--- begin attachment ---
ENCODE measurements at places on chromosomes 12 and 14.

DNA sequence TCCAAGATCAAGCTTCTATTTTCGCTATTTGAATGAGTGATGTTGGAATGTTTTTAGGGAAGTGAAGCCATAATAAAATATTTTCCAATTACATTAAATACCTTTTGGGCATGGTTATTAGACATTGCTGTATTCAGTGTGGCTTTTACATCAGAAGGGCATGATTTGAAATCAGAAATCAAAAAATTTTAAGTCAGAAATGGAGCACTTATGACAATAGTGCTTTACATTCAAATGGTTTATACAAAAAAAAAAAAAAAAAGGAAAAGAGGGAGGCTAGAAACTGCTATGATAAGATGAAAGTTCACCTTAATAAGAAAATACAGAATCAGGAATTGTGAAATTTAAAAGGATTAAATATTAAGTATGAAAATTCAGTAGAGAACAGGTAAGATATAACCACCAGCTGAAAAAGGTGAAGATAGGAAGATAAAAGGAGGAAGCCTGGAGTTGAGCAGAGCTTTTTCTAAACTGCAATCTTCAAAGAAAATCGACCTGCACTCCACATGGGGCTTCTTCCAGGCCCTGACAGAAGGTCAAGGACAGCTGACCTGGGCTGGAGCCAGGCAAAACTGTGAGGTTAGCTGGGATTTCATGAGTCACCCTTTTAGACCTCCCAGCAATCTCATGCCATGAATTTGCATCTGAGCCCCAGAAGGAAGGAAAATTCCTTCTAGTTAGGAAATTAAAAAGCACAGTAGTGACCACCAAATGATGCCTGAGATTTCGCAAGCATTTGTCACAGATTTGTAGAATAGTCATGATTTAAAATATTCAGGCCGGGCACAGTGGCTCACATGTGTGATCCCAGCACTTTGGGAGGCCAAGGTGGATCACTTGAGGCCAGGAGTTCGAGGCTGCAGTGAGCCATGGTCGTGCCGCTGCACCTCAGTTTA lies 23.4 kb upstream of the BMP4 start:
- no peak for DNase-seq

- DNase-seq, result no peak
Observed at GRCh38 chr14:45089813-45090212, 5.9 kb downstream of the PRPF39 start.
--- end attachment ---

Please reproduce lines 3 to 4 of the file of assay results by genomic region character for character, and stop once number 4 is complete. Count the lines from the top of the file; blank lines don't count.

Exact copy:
- no peak for DNase-seq

- DNase-seq, result no peak